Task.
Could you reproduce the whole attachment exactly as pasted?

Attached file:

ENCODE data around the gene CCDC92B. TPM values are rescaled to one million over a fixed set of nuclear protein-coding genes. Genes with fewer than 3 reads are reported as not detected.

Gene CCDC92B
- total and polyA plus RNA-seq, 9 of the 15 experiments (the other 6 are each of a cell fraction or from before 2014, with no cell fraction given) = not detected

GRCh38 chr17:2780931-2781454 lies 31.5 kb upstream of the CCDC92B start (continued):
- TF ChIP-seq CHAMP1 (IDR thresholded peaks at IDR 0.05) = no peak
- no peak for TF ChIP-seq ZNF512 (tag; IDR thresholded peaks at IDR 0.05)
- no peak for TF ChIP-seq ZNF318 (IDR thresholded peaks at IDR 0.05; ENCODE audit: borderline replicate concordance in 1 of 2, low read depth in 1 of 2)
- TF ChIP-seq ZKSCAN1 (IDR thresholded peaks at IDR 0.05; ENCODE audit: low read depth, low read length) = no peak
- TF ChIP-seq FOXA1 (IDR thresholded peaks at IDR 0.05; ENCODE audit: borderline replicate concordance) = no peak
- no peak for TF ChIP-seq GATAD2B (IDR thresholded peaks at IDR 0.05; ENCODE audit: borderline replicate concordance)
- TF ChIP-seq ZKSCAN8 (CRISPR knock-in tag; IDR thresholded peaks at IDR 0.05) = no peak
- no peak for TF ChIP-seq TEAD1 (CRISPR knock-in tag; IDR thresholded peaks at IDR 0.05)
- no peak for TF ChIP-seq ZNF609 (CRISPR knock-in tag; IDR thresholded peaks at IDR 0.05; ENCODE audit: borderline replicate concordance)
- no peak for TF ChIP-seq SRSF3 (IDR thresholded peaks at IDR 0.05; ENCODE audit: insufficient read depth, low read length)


ENCODE data around the gene CCDC92B. TPM values are rescaled to one million over a fixed set of nuclear protein-coding genes. Genes with fewer than 3 reads are reported as not detected.

Gene CCDC92B
- total and polyA plus RNA-seq, 9 of the 15 experiments (the other 6 are each of a cell fraction or from before 2014, with no cell fraction given) = not detected

GRCh38 chr17:2780931-2781454 lies 31.5 kb upstream of the CCDC92B start (continued):
- TF ChIP-seq CHAMP1 (IDR thresholded peaks at IDR 0.05) = no peak
- no peak for TF ChIP-seq ZNF512 (tag; IDR thresholded peaks at IDR 0.05)
- no peak for TF ChIP-seq ZNF318 (IDR thresholded peaks at IDR 0.05; ENCODE audit: borderline replicate concordance in 1 of 2, low read depth in 1 of 2)
- TF ChIP-seq ZKSCAN1 (IDR thresholded peaks at IDR 0.05; ENCODE audit: low read depth, low read length) = no peak
- TF ChIP-seq FOXA1 (IDR thresholded peaks at IDR 0.05; ENCODE audit: borderline replicate concordance) = no peak
- no peak for TF ChIP-seq GATAD2B (IDR thresholded peaks at IDR 0.05; ENCODE audit: borderline replicate concordance)
- TF ChIP-seq ZKSCAN8 (CRISPR knock-in tag; IDR thresholded peaks at IDR 0.05) = no peak
- no peak for TF ChIP-seq TEAD1 (CRISPR knock-in tag; IDR thresholded peaks at IDR 0.05)
- no peak for TF ChIP-seq ZNF609 (CRISPR knock-in tag; IDR thresholded peaks at IDR 0.05; ENCODE audit: borderline replicate concordance)
- no peak for TF ChIP-seq SRSF3 (IDR thresholded peaks at IDR 0.05; ENCODE audit: insufficient read depth, low read length)